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Phonological awareness is the ability to be aware of sounds within words and to be able to break down words into syllables and into phonemes. The activities listed here can help develop phonological awareness and can be used in lessons for the benefit of all children

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Visual discrimination is the ability to recognise similarities and differences between visual images. The activities listed here can help develop visual discrimination skills and can be used in lessons to benefit all children

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Listening is the ability to attend to sounds across a range of stimuli. Use these activities to help pupils with listening and attention difficulties

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Word finding is the ability to access vocabulary from the long-term memory. These activities can help develop word finding skills and can be used in lessons for the benefit of all pupils

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Dr Diane Bebbington and Eileen Burke examine the effects of unsupported language difficulties. read more

Auditory discrimination is the ability to detect similarities and differences when listening to sounds. The activities listed here can be used to strengthen auditory discrimination skills and can be incorporated into a lesson to benefit all children

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Changing attitudes is fundamental to achieving full inclusion for disabled pupils, argues Liz Fitzpatrick. Here she discusses the right to equal opportunities for those with disabilities, set out in the Salamanca Statement, as well as how to go about achieving them

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Citizenship Days for Years 7,8 and 9 focused on the global economy, the environment, disability and challenging stereotypes. read more

A new survey draws attention to the lack of preparedness for dealing with epilepsy in schools. The survey was presented as part of National Epilepsy Week’s theme of ‘Educational challenges for children and younger people’. Epilepsy Action has also produced information and resources which SENCOs will find useful in advising colleagues. read more

Visual perception is the ability to recognise, interpret and organise visual images. The activities listed here will help develop visual perception skills and can be incorporated into lessons to benefit all pupils

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Visual comprehension is the ability to listen to information that has been given orally, then remember it, understand it and use the information across a range of tasks. These activities can help develop skills in this area, and can be incorporated into lessons for the benefit of all pupils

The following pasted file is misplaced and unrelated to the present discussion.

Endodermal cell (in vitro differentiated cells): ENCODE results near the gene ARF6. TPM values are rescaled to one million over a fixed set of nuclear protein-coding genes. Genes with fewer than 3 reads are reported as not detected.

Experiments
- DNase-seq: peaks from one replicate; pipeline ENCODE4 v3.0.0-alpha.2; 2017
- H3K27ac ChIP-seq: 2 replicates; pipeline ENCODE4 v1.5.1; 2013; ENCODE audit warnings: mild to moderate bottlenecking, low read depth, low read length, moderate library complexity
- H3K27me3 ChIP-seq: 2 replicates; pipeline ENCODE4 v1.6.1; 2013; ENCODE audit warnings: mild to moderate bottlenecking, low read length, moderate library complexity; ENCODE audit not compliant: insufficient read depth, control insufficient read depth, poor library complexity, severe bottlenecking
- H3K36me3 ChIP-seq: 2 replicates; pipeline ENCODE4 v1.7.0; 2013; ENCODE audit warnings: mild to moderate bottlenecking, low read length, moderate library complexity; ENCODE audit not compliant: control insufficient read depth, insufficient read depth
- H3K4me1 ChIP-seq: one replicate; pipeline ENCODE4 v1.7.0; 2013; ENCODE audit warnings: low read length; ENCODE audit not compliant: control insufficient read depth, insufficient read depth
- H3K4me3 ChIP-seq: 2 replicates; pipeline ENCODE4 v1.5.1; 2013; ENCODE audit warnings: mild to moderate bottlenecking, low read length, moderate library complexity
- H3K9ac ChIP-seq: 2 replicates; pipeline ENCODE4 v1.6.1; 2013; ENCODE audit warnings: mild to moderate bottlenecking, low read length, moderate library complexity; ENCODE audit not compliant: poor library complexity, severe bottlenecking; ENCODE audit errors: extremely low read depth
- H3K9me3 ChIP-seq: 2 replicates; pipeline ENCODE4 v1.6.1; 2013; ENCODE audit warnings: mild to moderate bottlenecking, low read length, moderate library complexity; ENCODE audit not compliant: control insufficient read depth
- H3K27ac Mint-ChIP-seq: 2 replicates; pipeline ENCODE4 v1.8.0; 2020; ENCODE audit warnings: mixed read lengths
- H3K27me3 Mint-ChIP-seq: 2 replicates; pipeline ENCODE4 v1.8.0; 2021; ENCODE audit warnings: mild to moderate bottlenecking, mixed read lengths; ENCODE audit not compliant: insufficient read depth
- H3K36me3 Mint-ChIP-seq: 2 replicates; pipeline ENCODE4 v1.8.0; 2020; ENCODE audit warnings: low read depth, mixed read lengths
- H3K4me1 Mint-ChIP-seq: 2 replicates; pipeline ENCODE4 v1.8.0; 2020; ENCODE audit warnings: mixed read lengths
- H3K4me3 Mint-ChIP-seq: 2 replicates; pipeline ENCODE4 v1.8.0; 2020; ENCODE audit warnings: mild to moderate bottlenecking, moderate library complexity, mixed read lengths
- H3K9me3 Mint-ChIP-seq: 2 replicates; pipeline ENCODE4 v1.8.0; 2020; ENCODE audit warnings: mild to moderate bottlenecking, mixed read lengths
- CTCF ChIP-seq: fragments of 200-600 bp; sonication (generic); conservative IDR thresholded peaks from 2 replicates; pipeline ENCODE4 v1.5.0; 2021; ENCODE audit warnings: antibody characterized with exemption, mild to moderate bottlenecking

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This month’s professional update summarises the requirements of the Disability Equality Duty (DED) for the public sector and outlines the steps that schools, colleges and local authorities will need to take to ensure that they comply with new legislative requirements. read more

Whether at home or at school, ICT can play a major role in enabling young people to achieve their potential whether or not they have a disability or specific learning difficulties, says Adam Waits, lead assessor (children and young adults) at national computing and disability charity, AbilityNet. read more

The research study summarised in this article sought to develop an understanding of the issues that affect the inclusion of disabled children in play in the playgrounds of six primary schools in Yorkshire (1). read more

In response to the requirements of Part 4 of the Disability Discrimination Act 1995, local authorities (LAs) and schools now need to review and revise their strategies and plans to improve access to schools for disabled pupils. read more

While dyslexia is now widely accepted as a specific difficulty and is becoming better understood, its equivalent in the world of numeracy lags far behind explains Linda Evans

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Literacy and literature read more

John Liddle, head of services to education, AbilityNet East, challenges readers to think anew about the effective use of technology to support children with special educational needs and how this has implications for the role of learning support assistants. read more

As integrated services for children become the norm, key workers, or lead professionals, are likely to play an increasingly important role in coordinating support for children and young people with SEN or disabilities. Recently published research identifies what effective key worker support looks like in practice and what should be done to ensure that it is effective. These findings and their implications are likely to be of particular interest to SENCOs who may take on key worker roles in the future. read more

A unique combination of sound and touch is bringing a whole new world of teaching opportunities into both special needs and mainstream education. read more